The Australian banking group’s chief executive Andrew Thornburn recently said that pulling out of the UK is “an absolute priority”, adding that “the group will examine a broader range of options, including those provided by public markets, to accelerate an exit from UK banking”.
NAB plans to make this a reality with the appointment of investment bank Morgan Stanley, while other banks are expected to join the advisory lineup in the coming weeks with Macquarie, Credit Suisse and Bank of America Merrill Lynch being touted as favourites.
The group reported a 1.1% drop in yearly profits to £2.9bn last month, with its performance being hindered by £823m in one-off charges covering mis-sold PPI and interest rate hedging products sold to small businesses.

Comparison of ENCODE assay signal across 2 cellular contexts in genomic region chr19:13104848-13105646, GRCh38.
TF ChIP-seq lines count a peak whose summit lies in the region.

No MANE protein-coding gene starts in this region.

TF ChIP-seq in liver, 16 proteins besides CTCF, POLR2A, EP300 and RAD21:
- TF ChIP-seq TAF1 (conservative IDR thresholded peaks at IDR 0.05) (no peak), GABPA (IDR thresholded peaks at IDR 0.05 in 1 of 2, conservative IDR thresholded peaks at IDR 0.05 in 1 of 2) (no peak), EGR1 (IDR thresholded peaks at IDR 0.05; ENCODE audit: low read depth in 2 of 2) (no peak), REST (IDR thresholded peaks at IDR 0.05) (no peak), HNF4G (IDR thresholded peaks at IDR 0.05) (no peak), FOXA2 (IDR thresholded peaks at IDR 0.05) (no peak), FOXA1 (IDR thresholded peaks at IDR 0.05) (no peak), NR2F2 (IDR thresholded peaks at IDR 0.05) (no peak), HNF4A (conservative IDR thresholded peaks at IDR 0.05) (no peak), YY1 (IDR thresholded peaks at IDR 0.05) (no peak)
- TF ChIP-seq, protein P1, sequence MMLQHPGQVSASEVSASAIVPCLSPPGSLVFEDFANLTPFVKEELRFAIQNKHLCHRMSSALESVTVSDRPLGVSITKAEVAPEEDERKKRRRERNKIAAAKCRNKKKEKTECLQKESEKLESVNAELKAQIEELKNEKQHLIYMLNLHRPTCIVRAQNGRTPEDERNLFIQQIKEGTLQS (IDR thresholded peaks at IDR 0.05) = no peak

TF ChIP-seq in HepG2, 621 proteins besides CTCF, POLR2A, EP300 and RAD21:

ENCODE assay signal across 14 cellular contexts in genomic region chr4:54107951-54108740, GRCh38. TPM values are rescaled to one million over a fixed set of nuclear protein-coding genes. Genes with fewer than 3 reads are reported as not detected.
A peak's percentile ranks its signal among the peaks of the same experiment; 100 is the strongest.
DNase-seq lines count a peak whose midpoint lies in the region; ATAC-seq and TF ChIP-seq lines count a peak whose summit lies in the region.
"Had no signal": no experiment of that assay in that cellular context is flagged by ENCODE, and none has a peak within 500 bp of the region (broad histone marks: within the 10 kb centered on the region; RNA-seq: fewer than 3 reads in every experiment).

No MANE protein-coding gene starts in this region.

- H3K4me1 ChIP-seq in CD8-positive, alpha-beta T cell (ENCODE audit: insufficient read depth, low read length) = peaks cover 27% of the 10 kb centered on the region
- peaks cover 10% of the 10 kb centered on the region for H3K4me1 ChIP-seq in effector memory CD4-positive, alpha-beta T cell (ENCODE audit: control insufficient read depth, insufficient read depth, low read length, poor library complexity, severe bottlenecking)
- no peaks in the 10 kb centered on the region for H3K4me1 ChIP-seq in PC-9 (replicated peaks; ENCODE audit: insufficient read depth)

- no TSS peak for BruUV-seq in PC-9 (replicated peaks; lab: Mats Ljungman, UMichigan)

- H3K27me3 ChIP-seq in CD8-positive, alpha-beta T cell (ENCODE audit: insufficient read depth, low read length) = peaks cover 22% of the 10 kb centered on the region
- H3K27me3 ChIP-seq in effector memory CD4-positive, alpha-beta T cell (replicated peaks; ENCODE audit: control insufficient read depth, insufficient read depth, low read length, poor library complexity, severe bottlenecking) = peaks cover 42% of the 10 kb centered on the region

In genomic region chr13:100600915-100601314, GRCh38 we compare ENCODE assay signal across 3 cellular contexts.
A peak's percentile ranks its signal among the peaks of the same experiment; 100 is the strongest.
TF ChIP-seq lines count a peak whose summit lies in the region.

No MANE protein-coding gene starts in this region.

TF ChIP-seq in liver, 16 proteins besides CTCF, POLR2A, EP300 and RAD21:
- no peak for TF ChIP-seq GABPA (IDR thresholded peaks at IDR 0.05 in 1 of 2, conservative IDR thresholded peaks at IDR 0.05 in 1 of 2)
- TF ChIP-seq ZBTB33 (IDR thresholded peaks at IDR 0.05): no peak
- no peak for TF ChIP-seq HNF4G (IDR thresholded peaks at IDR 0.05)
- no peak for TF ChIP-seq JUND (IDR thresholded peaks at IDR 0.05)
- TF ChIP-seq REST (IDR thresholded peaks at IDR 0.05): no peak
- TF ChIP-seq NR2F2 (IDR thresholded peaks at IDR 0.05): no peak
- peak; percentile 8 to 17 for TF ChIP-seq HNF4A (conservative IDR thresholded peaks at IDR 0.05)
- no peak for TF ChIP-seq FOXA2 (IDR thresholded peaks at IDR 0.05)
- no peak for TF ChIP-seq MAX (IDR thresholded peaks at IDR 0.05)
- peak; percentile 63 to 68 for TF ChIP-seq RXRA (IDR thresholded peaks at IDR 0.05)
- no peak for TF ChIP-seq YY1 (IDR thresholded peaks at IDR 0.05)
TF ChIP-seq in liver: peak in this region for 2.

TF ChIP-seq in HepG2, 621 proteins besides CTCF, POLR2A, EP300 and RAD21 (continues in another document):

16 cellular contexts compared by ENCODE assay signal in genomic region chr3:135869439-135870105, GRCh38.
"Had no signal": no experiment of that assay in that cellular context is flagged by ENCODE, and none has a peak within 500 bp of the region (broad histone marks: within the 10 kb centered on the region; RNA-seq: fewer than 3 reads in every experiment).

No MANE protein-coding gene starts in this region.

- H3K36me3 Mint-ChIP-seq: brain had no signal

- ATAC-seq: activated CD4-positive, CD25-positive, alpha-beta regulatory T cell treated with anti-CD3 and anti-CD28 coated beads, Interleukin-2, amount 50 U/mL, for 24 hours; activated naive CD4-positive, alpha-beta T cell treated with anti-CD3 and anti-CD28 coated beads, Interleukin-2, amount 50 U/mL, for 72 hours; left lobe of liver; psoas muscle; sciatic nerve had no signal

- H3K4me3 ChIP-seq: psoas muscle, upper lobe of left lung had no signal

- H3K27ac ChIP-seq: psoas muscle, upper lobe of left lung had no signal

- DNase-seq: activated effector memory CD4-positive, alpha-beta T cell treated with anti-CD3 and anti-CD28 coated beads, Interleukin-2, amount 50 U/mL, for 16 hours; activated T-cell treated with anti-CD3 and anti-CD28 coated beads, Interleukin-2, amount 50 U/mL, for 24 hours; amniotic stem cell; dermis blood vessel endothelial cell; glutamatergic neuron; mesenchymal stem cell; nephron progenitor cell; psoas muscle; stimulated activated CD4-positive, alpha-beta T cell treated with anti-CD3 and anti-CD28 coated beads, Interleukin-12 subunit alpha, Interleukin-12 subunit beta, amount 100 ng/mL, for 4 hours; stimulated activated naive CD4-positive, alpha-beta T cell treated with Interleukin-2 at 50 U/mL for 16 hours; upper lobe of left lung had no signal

NAB, which bought Clydesdale in 1987 and Yorkshire Bank three years later, axed 1,400 jobs in 2012 and got rid of £5.6bn commercial real estate loans.
Several other banks looking to float on the stock exchange have seen their plans thwarted recently, as challenger bank Aldermore cancelled its plans for a £900m floatation in October while Virgin Money postponed its £2bn listing until stock market conditions improved.
Yorkshire and Clydesdale currently have 2.7 million customers and 330 branches.